THE TENTH CENTURY
The 10th century Catholic Church was characterized by weak Popes and
bishops who were controlled by secular heads of states and clergymen
who were illiterate in spiritual matters and unfaithful to their
vows, and by religious orders that abandoned their original spirit
and had become worldly and corrupt.
Amidst such a dismal picture that would repeat
itself all through the centuries, monasticism would always rise up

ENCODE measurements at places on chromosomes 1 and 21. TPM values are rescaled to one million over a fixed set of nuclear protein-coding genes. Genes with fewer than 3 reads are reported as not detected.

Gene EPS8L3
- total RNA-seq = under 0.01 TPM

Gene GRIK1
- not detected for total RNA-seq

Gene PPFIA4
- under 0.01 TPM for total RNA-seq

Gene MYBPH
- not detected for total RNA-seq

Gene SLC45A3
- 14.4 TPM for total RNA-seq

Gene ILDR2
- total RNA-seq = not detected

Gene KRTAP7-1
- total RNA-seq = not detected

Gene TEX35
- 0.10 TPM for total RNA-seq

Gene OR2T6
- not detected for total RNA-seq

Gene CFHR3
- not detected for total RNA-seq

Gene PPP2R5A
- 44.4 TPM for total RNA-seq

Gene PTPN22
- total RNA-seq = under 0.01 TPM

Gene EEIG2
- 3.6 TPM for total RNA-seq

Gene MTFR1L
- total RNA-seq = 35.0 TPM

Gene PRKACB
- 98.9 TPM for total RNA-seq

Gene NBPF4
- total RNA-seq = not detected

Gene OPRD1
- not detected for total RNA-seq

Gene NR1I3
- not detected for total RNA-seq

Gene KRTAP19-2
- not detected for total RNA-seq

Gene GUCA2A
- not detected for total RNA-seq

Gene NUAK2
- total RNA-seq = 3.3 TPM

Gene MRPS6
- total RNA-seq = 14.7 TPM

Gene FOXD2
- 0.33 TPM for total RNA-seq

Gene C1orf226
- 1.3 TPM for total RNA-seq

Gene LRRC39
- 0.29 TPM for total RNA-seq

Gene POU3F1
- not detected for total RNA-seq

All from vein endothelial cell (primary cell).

to the challenge and renew the church. Thus, in the 10th
century, two monks, Methodius and Cyril guaranteed God's presence in
the church by an unbelievably successful missionary work among
Khazars and Slavic people of Eastern Europe.
The reform was further pushed by the
Benedictine monastery of Cluny, where monks spent all their time
praying and observed absolute silence. By their austere way of
life, they helped renew other orders and monasteries. Cluny
produced many holy monks who later on were chosen to be bishops. The
great Popes Gregory II, Urban II and Paschal II were originally
monks of the Cluniac monasteries.